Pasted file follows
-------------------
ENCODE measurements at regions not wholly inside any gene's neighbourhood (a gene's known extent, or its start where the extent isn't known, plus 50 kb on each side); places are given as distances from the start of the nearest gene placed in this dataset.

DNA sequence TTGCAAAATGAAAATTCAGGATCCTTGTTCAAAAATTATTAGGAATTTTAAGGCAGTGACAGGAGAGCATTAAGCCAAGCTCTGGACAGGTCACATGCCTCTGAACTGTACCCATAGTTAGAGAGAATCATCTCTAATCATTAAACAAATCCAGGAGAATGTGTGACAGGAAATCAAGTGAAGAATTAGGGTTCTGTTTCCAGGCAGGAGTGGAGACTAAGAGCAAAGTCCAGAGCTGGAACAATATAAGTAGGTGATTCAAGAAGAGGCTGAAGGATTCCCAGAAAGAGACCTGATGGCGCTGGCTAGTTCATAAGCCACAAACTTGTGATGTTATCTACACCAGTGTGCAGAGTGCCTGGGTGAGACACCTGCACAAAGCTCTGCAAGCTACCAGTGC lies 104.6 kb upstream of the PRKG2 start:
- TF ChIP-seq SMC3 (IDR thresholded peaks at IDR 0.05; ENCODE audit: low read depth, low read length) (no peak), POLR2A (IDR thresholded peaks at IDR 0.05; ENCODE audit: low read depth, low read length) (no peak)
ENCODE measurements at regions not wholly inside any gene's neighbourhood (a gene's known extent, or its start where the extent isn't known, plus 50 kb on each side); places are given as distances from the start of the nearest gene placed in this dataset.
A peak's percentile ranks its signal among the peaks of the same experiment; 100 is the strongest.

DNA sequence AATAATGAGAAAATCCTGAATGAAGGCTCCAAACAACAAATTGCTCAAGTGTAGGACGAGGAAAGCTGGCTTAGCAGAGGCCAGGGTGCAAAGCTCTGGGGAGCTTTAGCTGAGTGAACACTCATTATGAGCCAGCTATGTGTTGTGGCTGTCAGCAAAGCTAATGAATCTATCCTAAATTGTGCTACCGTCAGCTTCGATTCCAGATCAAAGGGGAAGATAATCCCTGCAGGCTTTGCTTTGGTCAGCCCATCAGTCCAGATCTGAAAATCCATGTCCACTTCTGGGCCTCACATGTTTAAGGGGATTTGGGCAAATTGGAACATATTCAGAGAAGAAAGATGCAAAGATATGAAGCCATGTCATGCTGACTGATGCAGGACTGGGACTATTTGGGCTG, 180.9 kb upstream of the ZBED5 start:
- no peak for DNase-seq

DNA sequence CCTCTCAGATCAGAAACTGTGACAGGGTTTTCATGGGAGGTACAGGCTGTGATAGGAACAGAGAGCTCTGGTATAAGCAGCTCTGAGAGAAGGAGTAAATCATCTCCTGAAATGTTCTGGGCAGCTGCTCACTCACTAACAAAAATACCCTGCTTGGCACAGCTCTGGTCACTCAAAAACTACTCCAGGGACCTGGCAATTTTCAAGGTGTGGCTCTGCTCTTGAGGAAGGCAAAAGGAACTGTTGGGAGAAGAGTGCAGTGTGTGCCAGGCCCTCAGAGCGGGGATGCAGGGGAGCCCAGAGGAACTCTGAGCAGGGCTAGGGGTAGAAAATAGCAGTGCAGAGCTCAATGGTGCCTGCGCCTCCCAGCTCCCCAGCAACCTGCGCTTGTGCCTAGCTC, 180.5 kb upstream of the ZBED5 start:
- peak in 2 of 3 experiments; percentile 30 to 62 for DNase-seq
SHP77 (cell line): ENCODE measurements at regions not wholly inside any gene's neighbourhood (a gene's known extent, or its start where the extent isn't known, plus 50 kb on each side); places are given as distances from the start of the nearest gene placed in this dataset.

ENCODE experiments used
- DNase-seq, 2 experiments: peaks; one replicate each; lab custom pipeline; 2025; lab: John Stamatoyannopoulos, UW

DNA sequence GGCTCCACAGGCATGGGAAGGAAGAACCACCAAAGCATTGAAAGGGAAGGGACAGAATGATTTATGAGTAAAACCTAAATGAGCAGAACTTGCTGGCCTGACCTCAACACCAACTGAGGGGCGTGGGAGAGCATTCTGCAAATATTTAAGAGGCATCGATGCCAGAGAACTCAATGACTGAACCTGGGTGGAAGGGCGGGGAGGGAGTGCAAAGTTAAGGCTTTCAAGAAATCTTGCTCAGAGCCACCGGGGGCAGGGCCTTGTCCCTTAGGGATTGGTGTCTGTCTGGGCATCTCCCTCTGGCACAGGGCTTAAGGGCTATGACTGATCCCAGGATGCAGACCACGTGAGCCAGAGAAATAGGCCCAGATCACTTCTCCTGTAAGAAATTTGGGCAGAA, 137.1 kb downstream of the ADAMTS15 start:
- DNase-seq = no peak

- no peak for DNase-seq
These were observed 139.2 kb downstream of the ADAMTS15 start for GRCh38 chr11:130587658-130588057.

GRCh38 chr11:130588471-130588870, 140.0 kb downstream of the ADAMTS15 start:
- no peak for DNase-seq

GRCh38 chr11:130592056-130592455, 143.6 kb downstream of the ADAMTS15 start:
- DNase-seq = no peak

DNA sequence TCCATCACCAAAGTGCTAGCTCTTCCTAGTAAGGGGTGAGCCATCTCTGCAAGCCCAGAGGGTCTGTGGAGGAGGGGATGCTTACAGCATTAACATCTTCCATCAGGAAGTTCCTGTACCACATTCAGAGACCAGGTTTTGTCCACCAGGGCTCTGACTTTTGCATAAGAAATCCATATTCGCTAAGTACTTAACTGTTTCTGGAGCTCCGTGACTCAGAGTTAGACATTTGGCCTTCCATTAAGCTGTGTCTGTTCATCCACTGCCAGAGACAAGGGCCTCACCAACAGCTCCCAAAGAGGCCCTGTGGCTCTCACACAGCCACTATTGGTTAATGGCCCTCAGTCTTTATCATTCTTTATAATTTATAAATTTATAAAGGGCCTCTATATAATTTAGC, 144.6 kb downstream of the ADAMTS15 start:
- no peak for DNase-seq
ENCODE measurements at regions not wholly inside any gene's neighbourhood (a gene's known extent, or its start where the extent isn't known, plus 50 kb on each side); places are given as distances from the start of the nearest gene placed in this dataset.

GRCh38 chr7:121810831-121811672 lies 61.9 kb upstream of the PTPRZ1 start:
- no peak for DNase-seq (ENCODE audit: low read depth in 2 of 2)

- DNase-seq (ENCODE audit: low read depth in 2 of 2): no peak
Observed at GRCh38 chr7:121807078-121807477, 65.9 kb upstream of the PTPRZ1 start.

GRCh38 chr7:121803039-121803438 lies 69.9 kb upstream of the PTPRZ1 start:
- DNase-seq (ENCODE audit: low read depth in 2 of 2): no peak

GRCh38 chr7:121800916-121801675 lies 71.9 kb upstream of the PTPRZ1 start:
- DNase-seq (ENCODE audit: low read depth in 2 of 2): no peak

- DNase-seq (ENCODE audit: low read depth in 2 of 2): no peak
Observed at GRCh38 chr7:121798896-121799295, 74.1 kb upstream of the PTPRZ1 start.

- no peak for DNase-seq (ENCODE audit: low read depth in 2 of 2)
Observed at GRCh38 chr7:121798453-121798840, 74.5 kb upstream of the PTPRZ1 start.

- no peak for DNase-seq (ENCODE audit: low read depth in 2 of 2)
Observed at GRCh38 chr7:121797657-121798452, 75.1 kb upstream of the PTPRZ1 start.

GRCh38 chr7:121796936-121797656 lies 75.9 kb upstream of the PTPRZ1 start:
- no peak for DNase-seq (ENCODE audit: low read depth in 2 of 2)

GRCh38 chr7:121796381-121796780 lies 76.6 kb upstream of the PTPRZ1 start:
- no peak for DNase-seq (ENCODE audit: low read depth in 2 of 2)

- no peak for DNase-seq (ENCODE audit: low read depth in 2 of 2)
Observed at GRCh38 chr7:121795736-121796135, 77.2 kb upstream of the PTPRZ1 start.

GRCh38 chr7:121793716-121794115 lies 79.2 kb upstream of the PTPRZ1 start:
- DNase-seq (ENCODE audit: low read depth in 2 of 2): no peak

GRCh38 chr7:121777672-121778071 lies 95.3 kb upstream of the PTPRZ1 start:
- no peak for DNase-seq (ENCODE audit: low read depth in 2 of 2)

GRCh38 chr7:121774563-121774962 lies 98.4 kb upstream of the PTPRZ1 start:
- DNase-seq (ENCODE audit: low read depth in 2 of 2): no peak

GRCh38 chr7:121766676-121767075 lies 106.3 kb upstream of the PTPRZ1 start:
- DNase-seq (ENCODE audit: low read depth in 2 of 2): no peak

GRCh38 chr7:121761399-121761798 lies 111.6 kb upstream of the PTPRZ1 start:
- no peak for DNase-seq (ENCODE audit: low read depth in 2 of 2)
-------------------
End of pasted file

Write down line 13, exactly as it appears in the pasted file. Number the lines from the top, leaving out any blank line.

DNA sequence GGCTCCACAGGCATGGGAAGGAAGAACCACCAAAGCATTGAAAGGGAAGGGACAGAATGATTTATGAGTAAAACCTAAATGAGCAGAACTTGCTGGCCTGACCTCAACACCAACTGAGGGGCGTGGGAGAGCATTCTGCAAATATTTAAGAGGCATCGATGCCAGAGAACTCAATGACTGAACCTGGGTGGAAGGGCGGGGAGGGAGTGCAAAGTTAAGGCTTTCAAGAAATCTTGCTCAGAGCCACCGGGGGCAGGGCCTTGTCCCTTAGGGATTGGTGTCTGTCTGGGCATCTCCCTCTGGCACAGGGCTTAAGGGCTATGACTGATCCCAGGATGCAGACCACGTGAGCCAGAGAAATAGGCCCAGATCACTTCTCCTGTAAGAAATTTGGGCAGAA, 137.1 kb downstream of the ADAMTS15 start: